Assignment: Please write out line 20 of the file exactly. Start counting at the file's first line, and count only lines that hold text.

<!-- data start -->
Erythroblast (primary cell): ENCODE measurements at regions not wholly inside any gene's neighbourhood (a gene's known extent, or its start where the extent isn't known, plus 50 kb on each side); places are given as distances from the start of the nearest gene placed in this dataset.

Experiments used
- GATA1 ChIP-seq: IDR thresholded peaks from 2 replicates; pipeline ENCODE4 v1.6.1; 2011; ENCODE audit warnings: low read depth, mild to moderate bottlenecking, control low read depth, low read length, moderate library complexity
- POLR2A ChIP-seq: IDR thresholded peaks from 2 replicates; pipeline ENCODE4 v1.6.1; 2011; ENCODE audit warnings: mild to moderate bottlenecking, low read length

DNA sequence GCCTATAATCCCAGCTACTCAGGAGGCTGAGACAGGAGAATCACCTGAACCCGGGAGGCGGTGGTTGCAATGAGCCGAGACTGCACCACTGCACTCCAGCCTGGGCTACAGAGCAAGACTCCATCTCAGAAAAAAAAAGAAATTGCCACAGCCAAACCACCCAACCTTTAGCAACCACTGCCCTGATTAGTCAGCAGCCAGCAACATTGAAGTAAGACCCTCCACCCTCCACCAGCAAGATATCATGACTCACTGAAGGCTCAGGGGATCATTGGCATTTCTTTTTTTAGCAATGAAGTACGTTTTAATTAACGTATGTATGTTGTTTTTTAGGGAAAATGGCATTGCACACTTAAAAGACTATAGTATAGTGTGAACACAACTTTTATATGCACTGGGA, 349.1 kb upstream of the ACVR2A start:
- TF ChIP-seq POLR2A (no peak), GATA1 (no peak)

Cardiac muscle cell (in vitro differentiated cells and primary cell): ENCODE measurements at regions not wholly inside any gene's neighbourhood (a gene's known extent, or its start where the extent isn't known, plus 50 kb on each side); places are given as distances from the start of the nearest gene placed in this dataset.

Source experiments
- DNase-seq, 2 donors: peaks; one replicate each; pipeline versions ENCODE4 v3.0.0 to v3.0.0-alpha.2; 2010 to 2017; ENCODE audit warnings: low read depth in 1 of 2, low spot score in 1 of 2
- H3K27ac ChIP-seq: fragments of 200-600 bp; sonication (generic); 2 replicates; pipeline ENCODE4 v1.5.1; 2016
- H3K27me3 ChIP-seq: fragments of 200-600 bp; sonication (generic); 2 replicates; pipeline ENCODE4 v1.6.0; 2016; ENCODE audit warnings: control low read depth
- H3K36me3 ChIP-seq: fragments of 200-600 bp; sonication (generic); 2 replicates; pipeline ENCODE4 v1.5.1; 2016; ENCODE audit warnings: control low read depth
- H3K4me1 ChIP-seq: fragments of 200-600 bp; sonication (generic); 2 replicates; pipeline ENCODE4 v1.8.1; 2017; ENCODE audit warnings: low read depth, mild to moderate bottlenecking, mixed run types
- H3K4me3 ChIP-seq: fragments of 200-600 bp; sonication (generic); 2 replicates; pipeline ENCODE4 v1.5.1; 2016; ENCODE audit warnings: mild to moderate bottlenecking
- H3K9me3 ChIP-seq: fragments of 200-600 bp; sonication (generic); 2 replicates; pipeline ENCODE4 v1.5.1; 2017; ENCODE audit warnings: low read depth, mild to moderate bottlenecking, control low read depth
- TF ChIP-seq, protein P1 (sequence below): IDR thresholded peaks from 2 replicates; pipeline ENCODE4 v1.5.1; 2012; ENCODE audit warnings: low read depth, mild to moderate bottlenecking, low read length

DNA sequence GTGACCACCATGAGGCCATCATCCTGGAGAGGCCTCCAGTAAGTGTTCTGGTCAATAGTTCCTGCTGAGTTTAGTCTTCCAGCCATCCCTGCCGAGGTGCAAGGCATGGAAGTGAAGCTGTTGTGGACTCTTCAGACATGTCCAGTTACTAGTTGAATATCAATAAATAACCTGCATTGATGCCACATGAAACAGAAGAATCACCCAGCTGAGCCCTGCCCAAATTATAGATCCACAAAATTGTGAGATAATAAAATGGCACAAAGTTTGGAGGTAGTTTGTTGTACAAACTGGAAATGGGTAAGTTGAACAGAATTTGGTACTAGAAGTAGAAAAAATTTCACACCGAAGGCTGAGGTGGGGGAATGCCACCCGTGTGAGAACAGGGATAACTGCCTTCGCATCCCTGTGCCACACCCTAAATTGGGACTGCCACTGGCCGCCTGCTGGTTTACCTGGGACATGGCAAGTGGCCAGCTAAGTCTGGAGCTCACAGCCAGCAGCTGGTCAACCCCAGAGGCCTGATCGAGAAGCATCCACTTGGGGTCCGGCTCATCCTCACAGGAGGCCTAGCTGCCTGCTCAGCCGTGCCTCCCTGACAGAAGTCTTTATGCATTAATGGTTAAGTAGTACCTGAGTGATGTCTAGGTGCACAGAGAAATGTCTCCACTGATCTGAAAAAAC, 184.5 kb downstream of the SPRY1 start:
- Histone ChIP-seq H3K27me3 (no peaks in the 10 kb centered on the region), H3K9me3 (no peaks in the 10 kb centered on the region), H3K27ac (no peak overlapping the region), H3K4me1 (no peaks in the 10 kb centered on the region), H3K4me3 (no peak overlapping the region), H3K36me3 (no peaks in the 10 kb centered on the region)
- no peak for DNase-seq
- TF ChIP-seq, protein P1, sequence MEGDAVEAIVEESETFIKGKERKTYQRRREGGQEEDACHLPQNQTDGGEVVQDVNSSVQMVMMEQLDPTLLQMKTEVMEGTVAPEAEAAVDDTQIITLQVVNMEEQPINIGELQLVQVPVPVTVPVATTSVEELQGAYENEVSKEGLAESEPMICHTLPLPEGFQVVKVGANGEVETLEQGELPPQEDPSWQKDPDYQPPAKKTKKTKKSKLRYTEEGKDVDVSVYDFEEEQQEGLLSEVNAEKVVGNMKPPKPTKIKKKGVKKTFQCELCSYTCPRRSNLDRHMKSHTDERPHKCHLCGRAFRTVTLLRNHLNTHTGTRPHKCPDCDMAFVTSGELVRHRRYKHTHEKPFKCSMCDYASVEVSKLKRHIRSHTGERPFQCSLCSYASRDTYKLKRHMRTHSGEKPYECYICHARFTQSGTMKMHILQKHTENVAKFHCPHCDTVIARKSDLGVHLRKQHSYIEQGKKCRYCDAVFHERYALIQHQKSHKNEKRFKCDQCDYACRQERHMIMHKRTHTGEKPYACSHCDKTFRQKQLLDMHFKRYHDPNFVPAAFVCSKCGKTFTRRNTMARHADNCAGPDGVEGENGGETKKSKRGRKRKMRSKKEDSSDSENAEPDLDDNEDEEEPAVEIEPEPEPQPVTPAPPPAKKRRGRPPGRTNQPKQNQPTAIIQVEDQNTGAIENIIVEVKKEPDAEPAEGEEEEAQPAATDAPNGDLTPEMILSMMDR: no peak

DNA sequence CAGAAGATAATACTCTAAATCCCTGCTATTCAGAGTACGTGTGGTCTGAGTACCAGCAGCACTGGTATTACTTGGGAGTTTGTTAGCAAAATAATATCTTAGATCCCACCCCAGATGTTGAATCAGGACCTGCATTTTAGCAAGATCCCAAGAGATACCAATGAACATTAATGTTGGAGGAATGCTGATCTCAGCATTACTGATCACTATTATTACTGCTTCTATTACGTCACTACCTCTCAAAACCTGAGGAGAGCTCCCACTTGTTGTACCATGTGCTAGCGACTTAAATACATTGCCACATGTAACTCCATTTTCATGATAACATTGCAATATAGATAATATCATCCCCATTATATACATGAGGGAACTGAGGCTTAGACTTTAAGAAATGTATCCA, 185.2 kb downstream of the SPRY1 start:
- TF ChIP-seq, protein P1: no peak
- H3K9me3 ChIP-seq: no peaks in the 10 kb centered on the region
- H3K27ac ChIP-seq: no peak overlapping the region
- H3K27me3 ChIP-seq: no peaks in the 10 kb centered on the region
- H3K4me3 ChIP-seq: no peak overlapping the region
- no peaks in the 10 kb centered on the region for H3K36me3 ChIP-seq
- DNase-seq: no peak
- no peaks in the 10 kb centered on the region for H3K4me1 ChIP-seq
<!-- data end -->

- TF ChIP-seq, protein P1, sequence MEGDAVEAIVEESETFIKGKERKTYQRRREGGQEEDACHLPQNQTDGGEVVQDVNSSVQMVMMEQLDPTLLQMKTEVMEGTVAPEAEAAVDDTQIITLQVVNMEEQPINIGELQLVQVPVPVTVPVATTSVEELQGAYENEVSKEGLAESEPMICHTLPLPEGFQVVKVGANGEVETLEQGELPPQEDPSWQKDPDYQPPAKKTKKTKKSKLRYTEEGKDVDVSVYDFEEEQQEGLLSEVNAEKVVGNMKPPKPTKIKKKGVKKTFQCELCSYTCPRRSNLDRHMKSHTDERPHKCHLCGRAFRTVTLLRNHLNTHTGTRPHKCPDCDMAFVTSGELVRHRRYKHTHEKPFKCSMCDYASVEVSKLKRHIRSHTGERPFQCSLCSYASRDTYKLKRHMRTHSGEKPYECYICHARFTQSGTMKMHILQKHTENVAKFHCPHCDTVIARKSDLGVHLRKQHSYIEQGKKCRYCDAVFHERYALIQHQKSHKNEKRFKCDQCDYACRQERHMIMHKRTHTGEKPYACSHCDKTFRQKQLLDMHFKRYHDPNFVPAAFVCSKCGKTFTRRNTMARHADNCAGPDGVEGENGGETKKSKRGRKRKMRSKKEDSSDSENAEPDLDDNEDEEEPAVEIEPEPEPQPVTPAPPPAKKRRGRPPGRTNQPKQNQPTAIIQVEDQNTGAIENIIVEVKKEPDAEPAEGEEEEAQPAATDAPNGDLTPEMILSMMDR: no peak